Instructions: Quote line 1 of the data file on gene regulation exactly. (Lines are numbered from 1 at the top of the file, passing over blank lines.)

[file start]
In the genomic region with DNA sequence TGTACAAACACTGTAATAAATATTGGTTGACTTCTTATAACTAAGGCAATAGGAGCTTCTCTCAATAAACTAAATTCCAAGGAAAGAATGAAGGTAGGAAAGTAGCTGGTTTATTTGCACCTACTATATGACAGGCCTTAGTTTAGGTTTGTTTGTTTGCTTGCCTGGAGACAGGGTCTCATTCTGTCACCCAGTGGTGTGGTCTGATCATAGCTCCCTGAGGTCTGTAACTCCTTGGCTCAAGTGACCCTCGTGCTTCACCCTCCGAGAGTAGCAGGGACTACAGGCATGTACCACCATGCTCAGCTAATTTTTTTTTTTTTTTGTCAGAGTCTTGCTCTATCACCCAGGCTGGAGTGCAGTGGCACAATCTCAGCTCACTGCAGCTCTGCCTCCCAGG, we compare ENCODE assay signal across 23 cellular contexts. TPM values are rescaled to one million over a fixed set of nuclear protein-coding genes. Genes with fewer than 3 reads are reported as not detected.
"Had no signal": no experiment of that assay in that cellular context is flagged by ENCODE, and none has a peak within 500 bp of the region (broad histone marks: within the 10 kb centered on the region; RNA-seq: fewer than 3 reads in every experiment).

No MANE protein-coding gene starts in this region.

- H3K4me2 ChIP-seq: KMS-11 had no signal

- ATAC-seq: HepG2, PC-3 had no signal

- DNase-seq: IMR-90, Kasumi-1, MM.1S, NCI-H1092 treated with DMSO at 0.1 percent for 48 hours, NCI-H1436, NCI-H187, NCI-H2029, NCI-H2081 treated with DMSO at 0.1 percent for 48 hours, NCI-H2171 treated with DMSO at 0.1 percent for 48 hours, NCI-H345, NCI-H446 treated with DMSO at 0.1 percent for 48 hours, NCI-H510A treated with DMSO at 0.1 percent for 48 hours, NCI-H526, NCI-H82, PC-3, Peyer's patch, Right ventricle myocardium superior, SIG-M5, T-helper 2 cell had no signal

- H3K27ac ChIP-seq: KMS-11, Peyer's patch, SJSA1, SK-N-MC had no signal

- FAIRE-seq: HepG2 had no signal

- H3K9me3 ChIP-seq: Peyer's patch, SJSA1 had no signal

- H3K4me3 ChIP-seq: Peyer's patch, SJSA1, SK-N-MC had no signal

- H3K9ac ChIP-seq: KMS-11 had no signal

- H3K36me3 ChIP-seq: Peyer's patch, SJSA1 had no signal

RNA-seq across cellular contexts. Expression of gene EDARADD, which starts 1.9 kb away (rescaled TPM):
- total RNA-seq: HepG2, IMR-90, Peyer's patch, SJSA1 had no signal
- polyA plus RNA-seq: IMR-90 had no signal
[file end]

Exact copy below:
In the genomic region with DNA sequence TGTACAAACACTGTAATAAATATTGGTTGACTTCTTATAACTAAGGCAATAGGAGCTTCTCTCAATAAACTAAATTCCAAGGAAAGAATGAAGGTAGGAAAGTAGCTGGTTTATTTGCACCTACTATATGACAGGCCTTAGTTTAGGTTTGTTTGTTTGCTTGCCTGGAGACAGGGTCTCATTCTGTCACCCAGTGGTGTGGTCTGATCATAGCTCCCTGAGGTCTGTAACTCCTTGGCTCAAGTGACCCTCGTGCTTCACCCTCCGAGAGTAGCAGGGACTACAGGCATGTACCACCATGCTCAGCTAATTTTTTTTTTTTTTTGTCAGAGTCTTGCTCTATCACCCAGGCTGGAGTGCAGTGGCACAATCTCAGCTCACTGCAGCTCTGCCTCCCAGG, we compare ENCODE assay signal across 23 cellular contexts. TPM values are rescaled to one million over a fixed set of nuclear protein-coding genes. Genes with fewer than 3 reads are reported as not detected.